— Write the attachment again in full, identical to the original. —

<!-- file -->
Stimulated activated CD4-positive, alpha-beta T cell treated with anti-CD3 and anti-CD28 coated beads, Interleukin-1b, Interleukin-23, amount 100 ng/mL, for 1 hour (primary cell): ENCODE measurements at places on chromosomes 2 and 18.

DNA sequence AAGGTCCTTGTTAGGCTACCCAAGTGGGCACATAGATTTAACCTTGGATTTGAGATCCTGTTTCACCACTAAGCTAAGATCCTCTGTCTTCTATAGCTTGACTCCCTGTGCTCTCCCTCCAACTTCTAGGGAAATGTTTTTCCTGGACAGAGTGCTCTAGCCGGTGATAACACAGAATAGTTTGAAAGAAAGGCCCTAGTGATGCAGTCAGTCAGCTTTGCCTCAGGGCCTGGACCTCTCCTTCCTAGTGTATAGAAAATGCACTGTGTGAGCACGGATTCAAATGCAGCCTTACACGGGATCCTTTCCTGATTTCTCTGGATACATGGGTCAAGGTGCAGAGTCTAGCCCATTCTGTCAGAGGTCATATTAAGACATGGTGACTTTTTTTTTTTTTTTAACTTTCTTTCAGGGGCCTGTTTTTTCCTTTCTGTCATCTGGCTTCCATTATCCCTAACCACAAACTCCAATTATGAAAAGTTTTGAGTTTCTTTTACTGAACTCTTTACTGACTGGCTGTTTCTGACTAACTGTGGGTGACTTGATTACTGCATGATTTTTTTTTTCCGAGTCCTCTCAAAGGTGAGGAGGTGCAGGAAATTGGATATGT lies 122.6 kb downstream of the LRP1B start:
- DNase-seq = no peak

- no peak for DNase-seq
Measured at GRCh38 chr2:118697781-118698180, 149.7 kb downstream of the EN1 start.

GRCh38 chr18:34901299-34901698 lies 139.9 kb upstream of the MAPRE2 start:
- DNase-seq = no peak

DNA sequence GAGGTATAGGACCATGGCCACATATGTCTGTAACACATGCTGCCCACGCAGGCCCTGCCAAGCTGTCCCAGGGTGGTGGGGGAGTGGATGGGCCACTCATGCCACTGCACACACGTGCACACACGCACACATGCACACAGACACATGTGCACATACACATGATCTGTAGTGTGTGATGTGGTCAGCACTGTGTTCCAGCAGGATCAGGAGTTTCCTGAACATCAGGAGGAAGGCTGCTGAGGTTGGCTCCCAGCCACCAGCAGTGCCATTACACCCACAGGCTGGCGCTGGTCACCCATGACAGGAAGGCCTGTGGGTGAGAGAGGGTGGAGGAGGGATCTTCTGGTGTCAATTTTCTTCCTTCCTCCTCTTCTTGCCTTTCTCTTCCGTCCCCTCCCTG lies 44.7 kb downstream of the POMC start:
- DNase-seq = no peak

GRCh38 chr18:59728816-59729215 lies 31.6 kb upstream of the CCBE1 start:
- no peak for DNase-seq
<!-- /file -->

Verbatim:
Stimulated activated CD4-positive, alpha-beta T cell treated with anti-CD3 and anti-CD28 coated beads, Interleukin-1b, Interleukin-23, amount 100 ng/mL, for 1 hour (primary cell): ENCODE measurements at places on chromosomes 2 and 18.

DNA sequence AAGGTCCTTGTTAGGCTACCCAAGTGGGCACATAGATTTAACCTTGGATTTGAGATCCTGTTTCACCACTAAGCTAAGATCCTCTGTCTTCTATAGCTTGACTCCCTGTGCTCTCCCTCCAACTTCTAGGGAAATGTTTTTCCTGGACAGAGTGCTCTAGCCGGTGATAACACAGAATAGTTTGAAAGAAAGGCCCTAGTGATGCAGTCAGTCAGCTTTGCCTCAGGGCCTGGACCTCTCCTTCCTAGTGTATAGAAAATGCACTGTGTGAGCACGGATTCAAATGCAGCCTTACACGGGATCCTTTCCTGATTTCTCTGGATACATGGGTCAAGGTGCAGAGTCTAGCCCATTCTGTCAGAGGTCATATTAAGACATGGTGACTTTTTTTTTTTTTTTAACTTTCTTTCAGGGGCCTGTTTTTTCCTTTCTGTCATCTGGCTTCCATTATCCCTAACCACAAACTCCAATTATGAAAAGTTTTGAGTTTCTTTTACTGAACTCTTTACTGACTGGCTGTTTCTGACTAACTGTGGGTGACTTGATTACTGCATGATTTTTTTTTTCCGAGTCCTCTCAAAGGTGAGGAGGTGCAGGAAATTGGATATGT lies 122.6 kb downstream of the LRP1B start:
- DNase-seq = no peak

- no peak for DNase-seq
Measured at GRCh38 chr2:118697781-118698180, 149.7 kb downstream of the EN1 start.

GRCh38 chr18:34901299-34901698 lies 139.9 kb upstream of the MAPRE2 start:
- DNase-seq = no peak

DNA sequence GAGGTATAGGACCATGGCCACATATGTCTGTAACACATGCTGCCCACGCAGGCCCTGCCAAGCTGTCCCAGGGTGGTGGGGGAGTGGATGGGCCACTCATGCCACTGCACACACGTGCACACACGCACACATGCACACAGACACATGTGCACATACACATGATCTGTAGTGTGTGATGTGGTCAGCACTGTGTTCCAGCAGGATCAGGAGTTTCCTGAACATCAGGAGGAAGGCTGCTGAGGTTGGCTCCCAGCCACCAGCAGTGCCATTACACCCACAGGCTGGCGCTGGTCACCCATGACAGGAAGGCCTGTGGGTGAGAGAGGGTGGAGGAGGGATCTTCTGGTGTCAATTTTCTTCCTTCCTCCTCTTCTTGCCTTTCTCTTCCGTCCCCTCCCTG lies 44.7 kb downstream of the POMC start:
- DNase-seq = no peak

GRCh38 chr18:59728816-59729215 lies 31.6 kb upstream of the CCBE1 start:
- no peak for DNase-seq